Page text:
How an entire country has been affected by a technology disruption making innovation their new imperative.


On a recent trip to Finland to introduce Lean Startup to a media company, it was only inevitable that the comment “Apple Killed Finland” would come up in conversation. In October last year, Finland’s Prime Minister, Alexander Stubb made the comment blaming Apple for Finland’s recession and the subsequent S&P downgrading.

The iPhone Killed Nokia and the iPad killed the Finnish Paper Industry.

“A little bit paradoxically,” he said, “I guess one could say that the iPhone killed Nokia and the iPad killed the Finnish paper industry.” Even before this, the PM made similar comments when he said“Steve Jobs took our jobs.” Others argue that Nokia affectively killed itself because it was just too slow to react – too slow to update its Symbian Software.

When business leaders think about disruption, they mostly think about how a particular company such as Blackberry, Kodak, The New York Times or Nokia are facing a downward spiral, but rarely consider the wider implications.

  • A once vibrant economy with a population of 5.4 million has fallen into recession with GDP declining since several years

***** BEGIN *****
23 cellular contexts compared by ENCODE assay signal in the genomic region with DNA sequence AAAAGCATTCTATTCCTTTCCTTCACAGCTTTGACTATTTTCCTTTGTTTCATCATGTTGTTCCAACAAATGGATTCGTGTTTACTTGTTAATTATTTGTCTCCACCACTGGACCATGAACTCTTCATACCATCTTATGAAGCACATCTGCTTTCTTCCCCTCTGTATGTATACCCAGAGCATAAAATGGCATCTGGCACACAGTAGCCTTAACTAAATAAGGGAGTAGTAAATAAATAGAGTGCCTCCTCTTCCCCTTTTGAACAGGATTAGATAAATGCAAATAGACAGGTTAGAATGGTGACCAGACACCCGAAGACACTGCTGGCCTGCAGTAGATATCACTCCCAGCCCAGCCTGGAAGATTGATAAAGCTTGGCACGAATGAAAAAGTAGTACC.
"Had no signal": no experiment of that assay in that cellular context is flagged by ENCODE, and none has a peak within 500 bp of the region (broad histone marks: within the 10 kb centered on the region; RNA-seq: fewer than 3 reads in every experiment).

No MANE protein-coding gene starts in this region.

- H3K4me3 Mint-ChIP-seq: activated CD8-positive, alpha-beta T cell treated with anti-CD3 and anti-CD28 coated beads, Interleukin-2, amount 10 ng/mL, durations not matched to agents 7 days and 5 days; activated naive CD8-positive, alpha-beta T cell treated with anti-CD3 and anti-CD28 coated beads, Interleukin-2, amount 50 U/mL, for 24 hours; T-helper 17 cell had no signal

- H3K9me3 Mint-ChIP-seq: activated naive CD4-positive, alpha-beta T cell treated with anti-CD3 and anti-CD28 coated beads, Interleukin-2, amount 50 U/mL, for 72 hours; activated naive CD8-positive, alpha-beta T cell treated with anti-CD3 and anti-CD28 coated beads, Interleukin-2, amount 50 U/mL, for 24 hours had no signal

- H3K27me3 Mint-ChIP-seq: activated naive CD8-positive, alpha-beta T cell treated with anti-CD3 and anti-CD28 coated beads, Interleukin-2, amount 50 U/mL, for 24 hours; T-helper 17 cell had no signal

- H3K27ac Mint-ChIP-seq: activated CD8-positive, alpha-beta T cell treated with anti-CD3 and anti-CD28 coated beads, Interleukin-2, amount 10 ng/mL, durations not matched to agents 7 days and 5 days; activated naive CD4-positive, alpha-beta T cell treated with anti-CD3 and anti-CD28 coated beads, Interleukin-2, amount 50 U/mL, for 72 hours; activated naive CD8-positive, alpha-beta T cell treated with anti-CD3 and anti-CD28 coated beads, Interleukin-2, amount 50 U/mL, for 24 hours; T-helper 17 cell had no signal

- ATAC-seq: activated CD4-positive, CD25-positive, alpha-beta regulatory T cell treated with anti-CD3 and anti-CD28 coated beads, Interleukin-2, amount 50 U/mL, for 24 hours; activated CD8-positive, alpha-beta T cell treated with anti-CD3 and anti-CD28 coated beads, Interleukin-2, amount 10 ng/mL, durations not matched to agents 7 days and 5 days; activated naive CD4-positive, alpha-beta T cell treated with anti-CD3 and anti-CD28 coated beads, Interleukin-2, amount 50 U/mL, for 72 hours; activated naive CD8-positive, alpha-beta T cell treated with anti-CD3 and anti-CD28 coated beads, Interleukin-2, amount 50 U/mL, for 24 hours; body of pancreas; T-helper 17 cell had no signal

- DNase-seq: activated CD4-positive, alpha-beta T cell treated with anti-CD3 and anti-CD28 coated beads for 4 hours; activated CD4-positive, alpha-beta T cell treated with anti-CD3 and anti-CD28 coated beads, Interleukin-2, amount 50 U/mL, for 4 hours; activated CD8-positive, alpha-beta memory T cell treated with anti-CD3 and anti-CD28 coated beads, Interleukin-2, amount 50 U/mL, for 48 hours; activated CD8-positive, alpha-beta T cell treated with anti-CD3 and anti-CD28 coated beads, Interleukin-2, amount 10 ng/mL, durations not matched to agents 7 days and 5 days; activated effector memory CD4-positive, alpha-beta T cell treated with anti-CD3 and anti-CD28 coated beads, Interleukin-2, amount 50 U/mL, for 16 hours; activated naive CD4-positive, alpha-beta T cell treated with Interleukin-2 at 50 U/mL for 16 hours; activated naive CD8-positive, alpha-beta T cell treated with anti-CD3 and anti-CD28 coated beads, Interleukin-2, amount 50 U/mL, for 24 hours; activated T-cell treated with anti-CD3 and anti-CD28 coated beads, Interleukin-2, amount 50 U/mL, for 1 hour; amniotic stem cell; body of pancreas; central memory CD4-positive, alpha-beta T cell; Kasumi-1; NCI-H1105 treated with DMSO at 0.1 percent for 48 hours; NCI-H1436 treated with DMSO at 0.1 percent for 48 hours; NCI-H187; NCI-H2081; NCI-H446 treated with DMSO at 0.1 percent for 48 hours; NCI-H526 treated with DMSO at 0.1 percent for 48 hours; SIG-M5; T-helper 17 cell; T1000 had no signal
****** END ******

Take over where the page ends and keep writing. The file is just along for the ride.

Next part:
• Dark cloud of uncertainty if other sectors can make up for the loses
  • A compounded affect on top of an aging population, a shrinking workforce, weakening external demand, loss of global market share and a relatively rigid labour market


The Finnish media company I visited certainly was thinking about its future development within a rapidly changing market, as it turned to Intrapreneurship for answers. All employees including the CEO were really embracing a startup mindset to test new business models and product ideas that would generate new revenue streams.

Steve Jobs took our Jobs

And so they should! Young entrepreneurship is on the rise in Finland with the success of Angry Birds (Rovio) and Clash of Clans (Supercell) fuelling interest to either become an entrepreneur or to work at a startup. Paradoxically, another key factor is cited as being a “lack of secure work in Finland”, so established organisations wanting to attract and keep the best talent, might do well to offer corporate entrepreneurship opportunities.

It’s from the ashes that a new phoenix arises, but could the negative impacts of such a technology disruption have been avoided? How could Finland and companies like Nokia and Europe’s biggest paper producers UPM-Kymmene and Stora Enso have protected themselves? Could Intrapreneurship help unlock the innovative potential of finish employees?